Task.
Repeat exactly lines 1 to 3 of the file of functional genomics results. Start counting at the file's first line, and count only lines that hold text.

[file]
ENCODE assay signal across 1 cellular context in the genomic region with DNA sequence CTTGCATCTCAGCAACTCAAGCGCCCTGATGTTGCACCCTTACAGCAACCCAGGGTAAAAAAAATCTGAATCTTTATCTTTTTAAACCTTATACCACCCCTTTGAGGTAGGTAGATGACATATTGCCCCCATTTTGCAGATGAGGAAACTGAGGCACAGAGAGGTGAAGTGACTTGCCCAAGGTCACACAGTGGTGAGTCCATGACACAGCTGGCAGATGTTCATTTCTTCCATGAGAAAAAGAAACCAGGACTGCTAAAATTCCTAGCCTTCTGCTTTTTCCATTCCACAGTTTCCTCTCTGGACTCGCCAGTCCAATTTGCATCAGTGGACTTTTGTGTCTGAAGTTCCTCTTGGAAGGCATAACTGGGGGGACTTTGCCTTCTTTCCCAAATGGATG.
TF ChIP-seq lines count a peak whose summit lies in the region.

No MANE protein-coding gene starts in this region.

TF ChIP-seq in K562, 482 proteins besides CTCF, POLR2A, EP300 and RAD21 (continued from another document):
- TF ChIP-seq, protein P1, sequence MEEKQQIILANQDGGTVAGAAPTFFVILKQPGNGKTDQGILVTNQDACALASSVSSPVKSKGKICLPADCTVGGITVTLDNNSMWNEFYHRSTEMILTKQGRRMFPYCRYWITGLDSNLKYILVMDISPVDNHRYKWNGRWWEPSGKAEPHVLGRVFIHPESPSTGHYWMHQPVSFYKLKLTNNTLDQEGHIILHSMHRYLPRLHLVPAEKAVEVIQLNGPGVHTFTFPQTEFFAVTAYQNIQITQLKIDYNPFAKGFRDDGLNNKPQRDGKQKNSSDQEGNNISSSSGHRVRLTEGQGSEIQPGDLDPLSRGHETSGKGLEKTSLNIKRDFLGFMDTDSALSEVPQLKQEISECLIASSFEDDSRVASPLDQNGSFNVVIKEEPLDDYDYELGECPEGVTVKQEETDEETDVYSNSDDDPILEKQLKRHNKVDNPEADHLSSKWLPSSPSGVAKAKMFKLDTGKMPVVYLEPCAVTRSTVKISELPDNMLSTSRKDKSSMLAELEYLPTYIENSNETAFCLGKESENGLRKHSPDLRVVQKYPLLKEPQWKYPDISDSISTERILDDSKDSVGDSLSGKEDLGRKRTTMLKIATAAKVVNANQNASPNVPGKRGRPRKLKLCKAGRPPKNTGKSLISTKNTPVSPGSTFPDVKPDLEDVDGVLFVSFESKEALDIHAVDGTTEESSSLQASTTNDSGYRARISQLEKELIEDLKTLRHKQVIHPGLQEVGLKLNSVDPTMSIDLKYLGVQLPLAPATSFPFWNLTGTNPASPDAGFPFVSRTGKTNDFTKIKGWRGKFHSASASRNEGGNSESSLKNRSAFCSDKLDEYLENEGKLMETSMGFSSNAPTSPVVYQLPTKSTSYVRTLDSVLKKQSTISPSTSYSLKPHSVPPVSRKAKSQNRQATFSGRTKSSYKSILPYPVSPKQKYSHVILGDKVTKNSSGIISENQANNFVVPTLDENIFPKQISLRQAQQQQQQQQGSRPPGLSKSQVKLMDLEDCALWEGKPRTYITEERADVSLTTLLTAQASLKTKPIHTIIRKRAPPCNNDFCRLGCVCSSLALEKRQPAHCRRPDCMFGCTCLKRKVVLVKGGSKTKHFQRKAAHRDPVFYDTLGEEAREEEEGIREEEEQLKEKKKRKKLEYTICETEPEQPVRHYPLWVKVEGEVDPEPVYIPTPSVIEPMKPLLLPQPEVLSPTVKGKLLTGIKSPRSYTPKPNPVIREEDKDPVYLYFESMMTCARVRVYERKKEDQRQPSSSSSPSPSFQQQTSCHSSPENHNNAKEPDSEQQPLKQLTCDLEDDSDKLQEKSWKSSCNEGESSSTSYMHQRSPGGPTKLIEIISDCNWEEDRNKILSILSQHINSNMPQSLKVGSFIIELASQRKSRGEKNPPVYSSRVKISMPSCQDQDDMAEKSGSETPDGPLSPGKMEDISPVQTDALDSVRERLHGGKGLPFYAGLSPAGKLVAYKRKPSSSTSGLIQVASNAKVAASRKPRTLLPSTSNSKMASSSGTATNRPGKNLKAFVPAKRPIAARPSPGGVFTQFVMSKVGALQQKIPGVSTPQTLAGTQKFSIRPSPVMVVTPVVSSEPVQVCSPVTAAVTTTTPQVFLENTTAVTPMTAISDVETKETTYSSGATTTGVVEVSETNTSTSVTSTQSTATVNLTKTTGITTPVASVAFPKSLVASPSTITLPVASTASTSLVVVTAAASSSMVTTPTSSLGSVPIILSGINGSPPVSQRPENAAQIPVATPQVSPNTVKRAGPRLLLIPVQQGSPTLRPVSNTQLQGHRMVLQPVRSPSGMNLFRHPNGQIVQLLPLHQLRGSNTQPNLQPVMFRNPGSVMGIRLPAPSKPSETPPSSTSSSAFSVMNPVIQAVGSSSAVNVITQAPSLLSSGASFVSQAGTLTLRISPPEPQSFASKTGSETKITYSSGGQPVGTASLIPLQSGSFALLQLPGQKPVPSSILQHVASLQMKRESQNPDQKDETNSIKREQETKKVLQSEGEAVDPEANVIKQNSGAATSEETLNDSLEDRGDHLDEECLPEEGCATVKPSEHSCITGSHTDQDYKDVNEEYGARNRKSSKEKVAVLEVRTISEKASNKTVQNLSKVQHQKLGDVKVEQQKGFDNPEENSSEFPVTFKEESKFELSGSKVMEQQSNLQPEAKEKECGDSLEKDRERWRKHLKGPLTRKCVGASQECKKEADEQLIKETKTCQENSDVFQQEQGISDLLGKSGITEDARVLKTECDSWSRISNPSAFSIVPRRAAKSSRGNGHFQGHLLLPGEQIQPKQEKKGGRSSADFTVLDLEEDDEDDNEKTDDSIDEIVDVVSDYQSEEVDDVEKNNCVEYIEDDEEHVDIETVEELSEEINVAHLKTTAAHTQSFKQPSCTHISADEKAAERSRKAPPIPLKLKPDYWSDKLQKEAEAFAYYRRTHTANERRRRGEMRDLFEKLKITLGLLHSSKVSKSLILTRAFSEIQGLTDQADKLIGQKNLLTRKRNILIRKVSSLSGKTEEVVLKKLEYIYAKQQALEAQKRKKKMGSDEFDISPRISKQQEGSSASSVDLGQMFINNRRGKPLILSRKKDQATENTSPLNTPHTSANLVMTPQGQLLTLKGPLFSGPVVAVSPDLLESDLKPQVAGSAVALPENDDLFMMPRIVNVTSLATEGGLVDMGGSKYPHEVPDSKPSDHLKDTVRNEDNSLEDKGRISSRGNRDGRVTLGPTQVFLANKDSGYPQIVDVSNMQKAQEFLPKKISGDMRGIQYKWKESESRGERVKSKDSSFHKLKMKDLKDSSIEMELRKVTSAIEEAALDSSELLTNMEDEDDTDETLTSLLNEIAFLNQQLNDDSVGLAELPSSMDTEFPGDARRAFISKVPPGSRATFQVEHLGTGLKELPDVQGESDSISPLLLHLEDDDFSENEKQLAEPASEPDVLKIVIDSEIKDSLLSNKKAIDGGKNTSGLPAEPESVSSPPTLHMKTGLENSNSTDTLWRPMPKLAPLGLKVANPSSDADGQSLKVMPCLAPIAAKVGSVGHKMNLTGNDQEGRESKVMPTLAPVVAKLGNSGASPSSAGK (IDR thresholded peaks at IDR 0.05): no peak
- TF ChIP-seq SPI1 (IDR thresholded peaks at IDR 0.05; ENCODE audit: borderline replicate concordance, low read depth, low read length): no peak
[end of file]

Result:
ENCODE assay signal across 1 cellular context in the genomic region with DNA sequence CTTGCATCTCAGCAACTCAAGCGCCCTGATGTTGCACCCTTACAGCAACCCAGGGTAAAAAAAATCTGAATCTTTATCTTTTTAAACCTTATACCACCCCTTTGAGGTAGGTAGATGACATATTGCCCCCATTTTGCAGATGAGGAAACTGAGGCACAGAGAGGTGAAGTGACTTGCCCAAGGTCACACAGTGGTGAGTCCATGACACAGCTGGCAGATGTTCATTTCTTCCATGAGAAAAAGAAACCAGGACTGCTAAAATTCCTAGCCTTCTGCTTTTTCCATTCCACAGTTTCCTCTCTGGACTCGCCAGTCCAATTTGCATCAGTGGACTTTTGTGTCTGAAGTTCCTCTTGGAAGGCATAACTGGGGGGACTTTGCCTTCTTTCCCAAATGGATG.
TF ChIP-seq lines count a peak whose summit lies in the region.

No MANE protein-coding gene starts in this region.